But with books like these, and Between Shades of Gray, I can be safely transported back to a time that seems long forgotten (even though it isn’t to a lot of people). This book doesn’t make light of what happened, or of what the war was like, and of what it took to survive. And it’s a story set a few weeks before a majorly catastrophic event that has faded from the history books. To be honest, I don’t remember much about what I was taught in school, but I’m almost 100% certain I’d never learned about the sinking of the Wilhelm Gustloff. It was eye-opening, and something that made me cautious going into this because HELLO IT’S OBVIOUSLY NOT GOING TO HAVE A HAPPY ENDING! But I couldn’t stop reading. And I spent a good five minutes after I finished this emotionally-charged tale sobbing my eyes out. Because I had so many feelings, and I needed to let them out.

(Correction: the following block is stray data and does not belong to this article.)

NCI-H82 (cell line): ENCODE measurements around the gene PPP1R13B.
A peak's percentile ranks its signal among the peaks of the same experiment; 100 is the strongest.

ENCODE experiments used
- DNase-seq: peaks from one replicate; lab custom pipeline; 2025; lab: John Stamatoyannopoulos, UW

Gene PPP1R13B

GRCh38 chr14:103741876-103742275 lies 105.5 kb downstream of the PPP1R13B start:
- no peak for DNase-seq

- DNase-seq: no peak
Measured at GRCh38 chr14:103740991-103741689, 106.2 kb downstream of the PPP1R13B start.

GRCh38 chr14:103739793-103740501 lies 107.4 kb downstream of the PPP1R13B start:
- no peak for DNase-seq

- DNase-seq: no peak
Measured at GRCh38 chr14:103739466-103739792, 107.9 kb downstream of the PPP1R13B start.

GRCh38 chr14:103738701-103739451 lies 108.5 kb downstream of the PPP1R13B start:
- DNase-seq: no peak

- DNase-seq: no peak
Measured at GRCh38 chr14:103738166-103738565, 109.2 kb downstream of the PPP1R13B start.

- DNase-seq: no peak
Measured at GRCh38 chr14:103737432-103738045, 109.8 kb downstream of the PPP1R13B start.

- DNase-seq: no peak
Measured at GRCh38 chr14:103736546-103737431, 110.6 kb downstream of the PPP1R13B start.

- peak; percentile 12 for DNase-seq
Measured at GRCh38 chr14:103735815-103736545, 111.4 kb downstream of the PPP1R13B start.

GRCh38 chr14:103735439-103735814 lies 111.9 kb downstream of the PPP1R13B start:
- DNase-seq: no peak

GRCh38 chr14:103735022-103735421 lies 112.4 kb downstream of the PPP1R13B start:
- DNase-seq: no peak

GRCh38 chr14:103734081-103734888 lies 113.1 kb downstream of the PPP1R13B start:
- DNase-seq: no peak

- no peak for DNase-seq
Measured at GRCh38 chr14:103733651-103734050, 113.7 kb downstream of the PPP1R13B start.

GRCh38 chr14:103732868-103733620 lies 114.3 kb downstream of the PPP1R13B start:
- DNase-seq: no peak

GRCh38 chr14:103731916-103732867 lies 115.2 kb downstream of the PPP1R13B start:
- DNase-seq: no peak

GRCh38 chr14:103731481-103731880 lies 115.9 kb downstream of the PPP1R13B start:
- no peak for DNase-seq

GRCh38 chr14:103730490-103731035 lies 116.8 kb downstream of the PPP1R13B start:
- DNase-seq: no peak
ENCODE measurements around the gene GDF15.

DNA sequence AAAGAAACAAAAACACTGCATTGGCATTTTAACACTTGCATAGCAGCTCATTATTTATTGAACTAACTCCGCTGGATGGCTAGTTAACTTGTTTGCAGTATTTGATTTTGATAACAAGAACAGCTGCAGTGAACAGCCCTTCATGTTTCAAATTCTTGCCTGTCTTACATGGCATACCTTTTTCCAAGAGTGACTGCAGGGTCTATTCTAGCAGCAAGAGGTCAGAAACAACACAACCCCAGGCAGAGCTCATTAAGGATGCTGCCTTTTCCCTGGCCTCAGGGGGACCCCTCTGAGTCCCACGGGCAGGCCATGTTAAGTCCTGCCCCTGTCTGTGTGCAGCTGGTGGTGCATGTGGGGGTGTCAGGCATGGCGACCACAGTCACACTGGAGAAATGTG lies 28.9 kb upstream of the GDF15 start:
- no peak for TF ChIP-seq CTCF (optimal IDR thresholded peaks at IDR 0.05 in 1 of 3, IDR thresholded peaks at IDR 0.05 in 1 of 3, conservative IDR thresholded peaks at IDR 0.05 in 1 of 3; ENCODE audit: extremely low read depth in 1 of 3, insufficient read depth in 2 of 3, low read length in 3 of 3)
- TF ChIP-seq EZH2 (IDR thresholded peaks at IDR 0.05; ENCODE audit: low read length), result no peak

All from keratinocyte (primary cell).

These characters burrowed themselves deep into my heart and won’t let me go. I’m still thinking about this book. I’m still affected by it, more so than I had been after reading her other WWII novel. And I think that’s exactly what the author had been going for. Because this isn’t something that’ll leave you that easily (unless you are, like, dead inside), and it’s something that’s not only important to read, but WORTH the inevitable disaster you know is coming. Salt to the Sea was a gorgeously written novel that follows four teenagers as they leave behind their pasts in the hopes of better futures.